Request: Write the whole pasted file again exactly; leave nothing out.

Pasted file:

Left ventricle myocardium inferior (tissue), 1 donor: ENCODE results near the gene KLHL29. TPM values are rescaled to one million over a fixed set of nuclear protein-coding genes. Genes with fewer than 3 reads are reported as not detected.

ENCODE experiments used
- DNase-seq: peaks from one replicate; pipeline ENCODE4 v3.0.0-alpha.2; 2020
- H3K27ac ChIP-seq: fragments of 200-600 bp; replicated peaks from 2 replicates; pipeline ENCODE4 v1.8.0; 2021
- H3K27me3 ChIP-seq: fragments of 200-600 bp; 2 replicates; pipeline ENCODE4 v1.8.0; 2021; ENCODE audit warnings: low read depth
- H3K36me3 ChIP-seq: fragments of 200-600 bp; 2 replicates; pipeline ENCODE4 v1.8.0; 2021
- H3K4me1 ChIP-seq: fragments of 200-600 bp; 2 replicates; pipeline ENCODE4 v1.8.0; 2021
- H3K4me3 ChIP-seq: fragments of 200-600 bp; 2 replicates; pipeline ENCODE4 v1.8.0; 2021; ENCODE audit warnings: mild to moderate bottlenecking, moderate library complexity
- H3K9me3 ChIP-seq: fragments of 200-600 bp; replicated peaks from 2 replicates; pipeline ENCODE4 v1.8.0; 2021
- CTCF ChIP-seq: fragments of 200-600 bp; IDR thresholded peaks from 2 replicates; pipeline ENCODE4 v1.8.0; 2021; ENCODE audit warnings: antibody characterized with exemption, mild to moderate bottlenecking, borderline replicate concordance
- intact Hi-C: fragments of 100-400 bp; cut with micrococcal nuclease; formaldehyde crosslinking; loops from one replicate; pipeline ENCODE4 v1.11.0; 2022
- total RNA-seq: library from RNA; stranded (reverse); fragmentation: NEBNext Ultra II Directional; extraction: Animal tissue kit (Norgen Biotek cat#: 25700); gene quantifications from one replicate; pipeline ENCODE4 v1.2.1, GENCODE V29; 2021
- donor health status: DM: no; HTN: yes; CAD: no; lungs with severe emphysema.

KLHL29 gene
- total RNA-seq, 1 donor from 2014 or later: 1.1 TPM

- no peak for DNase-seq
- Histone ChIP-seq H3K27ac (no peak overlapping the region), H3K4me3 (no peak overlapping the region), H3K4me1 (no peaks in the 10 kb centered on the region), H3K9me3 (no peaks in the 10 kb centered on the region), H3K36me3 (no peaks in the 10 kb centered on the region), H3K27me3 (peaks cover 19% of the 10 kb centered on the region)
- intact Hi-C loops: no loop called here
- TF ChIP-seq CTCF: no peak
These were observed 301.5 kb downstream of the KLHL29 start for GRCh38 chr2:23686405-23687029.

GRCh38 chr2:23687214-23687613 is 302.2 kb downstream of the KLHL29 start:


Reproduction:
Left ventricle myocardium inferior (tissue), 1 donor: ENCODE results near the gene KLHL29. TPM values are rescaled to one million over a fixed set of nuclear protein-coding genes. Genes with fewer than 3 reads are reported as not detected.

ENCODE experiments used
- DNase-seq: peaks from one replicate; pipeline ENCODE4 v3.0.0-alpha.2; 2020
- H3K27ac ChIP-seq: fragments of 200-600 bp; replicated peaks from 2 replicates; pipeline ENCODE4 v1.8.0; 2021
- H3K27me3 ChIP-seq: fragments of 200-600 bp; 2 replicates; pipeline ENCODE4 v1.8.0; 2021; ENCODE audit warnings: low read depth
- H3K36me3 ChIP-seq: fragments of 200-600 bp; 2 replicates; pipeline ENCODE4 v1.8.0; 2021
- H3K4me1 ChIP-seq: fragments of 200-600 bp; 2 replicates; pipeline ENCODE4 v1.8.0; 2021
- H3K4me3 ChIP-seq: fragments of 200-600 bp; 2 replicates; pipeline ENCODE4 v1.8.0; 2021; ENCODE audit warnings: mild to moderate bottlenecking, moderate library complexity
- H3K9me3 ChIP-seq: fragments of 200-600 bp; replicated peaks from 2 replicates; pipeline ENCODE4 v1.8.0; 2021
- CTCF ChIP-seq: fragments of 200-600 bp; IDR thresholded peaks from 2 replicates; pipeline ENCODE4 v1.8.0; 2021; ENCODE audit warnings: antibody characterized with exemption, mild to moderate bottlenecking, borderline replicate concordance
- intact Hi-C: fragments of 100-400 bp; cut with micrococcal nuclease; formaldehyde crosslinking; loops from one replicate; pipeline ENCODE4 v1.11.0; 2022
- total RNA-seq: library from RNA; stranded (reverse); fragmentation: NEBNext Ultra II Directional; extraction: Animal tissue kit (Norgen Biotek cat#: 25700); gene quantifications from one replicate; pipeline ENCODE4 v1.2.1, GENCODE V29; 2021
- donor health status: DM: no; HTN: yes; CAD: no; lungs with severe emphysema.

KLHL29 gene
- total RNA-seq, 1 donor from 2014 or later: 1.1 TPM

- no peak for DNase-seq
- Histone ChIP-seq H3K27ac (no peak overlapping the region), H3K4me3 (no peak overlapping the region), H3K4me1 (no peaks in the 10 kb centered on the region), H3K9me3 (no peaks in the 10 kb centered on the region), H3K36me3 (no peaks in the 10 kb centered on the region), H3K27me3 (peaks cover 19% of the 10 kb centered on the region)
- intact Hi-C loops: no loop called here
- TF ChIP-seq CTCF: no peak
These were observed 301.5 kb downstream of the KLHL29 start for GRCh38 chr2:23686405-23687029.

GRCh38 chr2:23687214-23687613 is 302.2 kb downstream of the KLHL29 start: